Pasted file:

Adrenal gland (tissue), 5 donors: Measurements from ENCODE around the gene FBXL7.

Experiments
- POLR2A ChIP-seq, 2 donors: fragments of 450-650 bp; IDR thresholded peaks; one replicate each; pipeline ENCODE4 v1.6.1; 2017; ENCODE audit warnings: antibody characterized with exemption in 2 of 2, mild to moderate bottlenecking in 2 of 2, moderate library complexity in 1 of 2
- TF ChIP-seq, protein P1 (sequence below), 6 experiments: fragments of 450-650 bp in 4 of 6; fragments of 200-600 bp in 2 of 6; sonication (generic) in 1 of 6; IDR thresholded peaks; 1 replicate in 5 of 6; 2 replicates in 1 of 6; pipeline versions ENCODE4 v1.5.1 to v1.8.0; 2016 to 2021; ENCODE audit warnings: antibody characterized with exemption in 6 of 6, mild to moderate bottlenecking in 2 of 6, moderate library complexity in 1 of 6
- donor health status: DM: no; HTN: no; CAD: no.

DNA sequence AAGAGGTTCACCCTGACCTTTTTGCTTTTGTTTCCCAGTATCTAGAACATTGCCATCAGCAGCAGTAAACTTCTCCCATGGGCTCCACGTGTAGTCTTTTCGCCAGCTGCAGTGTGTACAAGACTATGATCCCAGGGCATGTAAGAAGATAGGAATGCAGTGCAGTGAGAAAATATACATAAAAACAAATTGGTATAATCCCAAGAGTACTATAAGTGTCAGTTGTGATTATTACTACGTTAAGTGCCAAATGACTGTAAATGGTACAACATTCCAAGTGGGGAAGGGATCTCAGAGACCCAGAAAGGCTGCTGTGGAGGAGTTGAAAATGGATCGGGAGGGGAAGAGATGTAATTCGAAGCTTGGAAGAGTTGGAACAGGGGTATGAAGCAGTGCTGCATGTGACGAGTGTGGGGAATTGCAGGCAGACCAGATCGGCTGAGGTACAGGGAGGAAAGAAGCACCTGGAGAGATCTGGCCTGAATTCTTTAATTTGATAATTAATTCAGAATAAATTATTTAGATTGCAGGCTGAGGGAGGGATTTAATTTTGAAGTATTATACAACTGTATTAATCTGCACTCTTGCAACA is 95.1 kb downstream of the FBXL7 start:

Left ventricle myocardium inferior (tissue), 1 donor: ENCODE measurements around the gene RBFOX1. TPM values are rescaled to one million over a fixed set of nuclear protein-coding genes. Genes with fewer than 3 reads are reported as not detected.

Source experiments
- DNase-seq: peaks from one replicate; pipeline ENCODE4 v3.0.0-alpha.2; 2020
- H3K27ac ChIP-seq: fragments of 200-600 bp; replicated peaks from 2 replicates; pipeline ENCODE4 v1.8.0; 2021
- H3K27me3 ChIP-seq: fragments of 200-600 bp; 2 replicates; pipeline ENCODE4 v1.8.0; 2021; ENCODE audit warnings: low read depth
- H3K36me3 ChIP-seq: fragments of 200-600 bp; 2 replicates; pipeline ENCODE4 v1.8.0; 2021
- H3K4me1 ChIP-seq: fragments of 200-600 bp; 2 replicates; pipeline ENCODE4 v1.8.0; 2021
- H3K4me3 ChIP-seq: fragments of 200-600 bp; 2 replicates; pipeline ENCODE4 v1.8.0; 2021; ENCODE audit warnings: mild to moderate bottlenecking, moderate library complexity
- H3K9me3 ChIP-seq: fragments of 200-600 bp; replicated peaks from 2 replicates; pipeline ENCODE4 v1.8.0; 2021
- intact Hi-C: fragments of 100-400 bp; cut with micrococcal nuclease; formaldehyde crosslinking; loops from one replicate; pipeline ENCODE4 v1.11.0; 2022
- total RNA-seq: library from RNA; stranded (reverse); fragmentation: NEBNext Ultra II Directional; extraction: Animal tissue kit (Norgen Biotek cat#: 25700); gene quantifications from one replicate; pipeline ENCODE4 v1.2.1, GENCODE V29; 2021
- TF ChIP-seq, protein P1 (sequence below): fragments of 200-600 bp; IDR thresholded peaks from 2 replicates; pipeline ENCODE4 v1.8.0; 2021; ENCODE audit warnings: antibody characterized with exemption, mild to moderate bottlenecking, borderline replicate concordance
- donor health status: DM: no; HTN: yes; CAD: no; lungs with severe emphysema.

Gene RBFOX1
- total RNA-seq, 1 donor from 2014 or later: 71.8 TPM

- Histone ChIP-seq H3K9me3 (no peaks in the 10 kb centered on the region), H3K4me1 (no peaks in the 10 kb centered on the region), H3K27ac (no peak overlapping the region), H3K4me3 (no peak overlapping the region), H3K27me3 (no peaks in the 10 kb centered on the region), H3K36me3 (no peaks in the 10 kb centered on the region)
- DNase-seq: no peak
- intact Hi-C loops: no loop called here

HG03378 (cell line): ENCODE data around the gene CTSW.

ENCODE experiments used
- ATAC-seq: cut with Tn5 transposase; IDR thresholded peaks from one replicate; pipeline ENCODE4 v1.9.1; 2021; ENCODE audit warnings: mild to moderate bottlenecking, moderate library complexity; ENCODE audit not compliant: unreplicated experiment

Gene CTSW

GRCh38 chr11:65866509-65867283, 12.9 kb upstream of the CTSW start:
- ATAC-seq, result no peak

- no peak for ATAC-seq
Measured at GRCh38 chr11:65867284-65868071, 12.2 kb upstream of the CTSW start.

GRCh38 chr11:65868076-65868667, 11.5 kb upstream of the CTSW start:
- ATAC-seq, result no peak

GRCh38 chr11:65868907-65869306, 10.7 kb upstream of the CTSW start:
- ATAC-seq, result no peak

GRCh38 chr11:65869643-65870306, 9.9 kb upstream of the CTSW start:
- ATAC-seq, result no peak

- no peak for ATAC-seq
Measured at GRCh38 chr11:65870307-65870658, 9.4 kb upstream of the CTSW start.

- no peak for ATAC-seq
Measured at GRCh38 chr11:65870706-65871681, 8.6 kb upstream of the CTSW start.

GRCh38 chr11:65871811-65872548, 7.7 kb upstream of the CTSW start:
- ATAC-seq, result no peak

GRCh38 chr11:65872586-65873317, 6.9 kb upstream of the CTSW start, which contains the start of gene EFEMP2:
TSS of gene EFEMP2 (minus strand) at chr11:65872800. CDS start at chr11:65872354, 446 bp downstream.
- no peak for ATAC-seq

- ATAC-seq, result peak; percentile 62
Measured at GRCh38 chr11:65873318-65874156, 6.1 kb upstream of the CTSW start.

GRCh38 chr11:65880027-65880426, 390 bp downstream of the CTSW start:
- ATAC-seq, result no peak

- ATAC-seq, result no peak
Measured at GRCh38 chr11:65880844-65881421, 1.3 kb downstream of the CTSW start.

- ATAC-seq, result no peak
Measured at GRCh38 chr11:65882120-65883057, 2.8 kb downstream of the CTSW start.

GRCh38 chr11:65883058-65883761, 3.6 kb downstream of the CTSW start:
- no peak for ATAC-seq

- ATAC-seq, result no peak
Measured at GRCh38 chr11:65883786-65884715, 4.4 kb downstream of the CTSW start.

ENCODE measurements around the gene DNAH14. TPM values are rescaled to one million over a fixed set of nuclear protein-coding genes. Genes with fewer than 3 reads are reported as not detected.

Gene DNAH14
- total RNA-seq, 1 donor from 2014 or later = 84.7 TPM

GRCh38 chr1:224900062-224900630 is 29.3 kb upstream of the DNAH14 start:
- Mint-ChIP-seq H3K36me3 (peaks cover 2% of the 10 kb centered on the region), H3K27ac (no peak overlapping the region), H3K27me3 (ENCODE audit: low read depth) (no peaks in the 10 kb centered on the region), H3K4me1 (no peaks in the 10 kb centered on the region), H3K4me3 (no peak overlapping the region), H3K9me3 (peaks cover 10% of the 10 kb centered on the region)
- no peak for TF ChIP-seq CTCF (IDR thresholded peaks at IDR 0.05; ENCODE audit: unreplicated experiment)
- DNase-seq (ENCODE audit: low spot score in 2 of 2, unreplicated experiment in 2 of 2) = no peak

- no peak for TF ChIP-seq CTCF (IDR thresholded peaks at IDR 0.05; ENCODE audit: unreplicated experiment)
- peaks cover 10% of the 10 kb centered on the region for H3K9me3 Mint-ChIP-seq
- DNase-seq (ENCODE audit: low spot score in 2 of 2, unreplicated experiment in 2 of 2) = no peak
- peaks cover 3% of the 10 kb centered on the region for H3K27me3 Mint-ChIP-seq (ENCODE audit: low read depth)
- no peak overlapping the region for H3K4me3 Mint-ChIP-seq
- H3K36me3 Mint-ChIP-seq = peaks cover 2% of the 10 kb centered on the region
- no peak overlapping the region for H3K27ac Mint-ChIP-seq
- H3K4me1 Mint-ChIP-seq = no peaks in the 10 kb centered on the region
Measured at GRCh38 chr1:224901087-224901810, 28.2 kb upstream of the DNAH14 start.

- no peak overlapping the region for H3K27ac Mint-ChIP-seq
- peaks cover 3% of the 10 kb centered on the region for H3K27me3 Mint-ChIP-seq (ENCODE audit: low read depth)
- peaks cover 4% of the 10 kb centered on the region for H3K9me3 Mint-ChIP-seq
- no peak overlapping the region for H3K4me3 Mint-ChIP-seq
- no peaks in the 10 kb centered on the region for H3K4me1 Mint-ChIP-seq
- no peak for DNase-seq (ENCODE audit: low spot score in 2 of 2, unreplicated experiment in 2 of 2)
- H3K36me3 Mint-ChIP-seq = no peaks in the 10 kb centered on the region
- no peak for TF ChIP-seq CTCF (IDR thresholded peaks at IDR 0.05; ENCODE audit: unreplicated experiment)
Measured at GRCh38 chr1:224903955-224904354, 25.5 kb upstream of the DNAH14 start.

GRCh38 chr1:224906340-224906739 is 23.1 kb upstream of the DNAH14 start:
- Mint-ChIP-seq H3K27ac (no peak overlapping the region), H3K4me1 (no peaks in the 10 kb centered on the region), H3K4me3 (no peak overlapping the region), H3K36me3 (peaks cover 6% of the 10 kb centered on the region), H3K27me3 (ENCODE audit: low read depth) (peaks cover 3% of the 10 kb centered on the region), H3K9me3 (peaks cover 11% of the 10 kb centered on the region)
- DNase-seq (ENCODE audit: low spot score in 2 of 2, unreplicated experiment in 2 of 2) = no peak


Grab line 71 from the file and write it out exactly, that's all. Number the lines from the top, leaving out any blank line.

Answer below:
- no peak overlapping the region for H3K4me3 Mint-ChIP-seq